• If you suspect poisoning, then collect the bird and also look around for bait. Sometimes bait is so heavily laced with poison that the birds die at the spot. However, as a word of warning, be very careful how you pick it up as the poison could harm you by penetrating your skin (as in the 1978 Marsh Harrier case above). If you are able to stay with the find, it would be best if the crime scene is left intact, so ring 999 and wait for the arrival of the police. If you a dog owner be wary of your pet picking up items that could be contaminated.

  • Hopefully, we have seen the end of pole traps, but if you find one, take a photograph, dial 999 and wait for the police.

  • Support campaigns that highlight wildlife crime. Suggested changes in the law could include stricter conditions for those in possession of shotgun licenses, licensing of gamekeepers and a ban on grouse shooting.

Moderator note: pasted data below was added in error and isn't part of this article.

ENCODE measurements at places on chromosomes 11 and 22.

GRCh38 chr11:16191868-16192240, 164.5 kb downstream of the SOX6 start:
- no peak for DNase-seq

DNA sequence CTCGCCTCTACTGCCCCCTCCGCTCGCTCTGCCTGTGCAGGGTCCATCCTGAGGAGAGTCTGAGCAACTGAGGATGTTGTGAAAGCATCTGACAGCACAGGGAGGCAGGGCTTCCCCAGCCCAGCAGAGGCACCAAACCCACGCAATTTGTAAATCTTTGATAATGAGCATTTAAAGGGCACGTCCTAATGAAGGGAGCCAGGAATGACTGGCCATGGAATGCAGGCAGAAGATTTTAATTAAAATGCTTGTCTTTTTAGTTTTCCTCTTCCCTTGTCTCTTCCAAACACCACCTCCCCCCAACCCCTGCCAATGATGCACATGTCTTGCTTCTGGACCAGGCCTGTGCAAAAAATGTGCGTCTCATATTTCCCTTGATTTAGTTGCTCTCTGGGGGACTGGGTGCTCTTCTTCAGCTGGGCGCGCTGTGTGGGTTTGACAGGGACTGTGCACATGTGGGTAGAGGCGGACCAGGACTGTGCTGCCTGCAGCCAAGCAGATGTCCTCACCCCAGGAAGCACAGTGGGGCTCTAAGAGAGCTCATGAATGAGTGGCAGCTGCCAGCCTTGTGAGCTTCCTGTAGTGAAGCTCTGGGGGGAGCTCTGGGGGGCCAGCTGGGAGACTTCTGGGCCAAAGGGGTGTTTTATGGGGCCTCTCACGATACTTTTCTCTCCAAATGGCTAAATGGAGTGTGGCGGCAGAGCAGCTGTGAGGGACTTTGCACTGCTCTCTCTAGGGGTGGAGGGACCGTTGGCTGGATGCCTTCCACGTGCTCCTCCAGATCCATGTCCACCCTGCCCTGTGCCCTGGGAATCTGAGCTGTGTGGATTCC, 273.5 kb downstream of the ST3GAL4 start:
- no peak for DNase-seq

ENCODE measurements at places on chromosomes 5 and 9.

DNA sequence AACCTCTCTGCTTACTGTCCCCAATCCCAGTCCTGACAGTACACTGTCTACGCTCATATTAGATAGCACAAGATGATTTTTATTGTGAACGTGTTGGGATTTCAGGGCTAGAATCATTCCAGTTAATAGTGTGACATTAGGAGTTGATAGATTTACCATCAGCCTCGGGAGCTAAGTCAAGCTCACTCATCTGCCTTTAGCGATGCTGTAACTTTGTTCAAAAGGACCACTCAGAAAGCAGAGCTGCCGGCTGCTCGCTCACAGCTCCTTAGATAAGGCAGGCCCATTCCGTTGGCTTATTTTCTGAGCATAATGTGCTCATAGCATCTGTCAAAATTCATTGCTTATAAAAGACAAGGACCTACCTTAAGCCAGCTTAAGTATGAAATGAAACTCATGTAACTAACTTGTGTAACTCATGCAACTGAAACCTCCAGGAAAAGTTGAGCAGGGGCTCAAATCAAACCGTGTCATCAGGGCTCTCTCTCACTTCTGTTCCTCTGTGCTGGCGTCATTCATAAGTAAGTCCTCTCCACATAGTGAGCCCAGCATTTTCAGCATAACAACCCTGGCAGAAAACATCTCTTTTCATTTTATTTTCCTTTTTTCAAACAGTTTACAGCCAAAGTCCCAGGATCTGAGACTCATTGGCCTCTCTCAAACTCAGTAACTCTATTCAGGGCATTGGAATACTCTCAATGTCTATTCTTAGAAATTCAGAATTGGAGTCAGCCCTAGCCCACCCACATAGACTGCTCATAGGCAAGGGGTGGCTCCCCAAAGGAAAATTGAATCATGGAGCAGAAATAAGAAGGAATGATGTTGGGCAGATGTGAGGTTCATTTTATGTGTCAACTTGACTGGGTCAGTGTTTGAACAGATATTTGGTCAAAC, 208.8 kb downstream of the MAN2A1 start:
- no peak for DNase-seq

• Voice your concerns to your elected representatives – e.g. your MP, County Councillor, etc.

  • Report any snippets of information to the RSPB Investigations team even if it’s only hearsay. This can help the RSPB build up a database of where wildlife crimes are being committed.

  • Look at the RSPB’s website link “Wild Birds and the Law

Anyone who suspects that a wildlife crime may have been committed or has any information on the cases highlighted above should contact wildlife crimes officer PC Mark Bryant on 101, or Crimestoppers on 0800 555 111. If a crime is in progress or it a case of suspected poisoning then ring 999 and await the arrival of the Police. Alternatively, call the RSPB’s investigations team on 01767 680551.

Acknowledgements:

Thanks are due to Darren Underwood for collecting the injured Peregrine and taking it to a vet for further examination and to John Grant for his EADT article and comments on earlier drafts of this paper.

References:

Balmer, D.E., Gillings, S., Caffrey, B.J., Swann, R.L., Downie, I.S. & Fuller, R J. 2013. Bird Atlas 2007-11: the breeding and wintering birds of Britain and Ireland. BTO Books, Thetford.

Gibbons, D.W., Reid, J.B. & Chpman, R.A. 1993. The new atlas of breeding birds in Britain and Ireland: 1988-1991 British Trust for Ornithology, Scottish Ornithologists’ Club and Irish Wildlife Conservancy. Poyser. London.

Piotrowski, S.H. 2003. The birds of Suffolk. Helm. London.

Ticehurst, C.B. 1932. A history of the birds of Suffolk. Gurney and Jackson, London.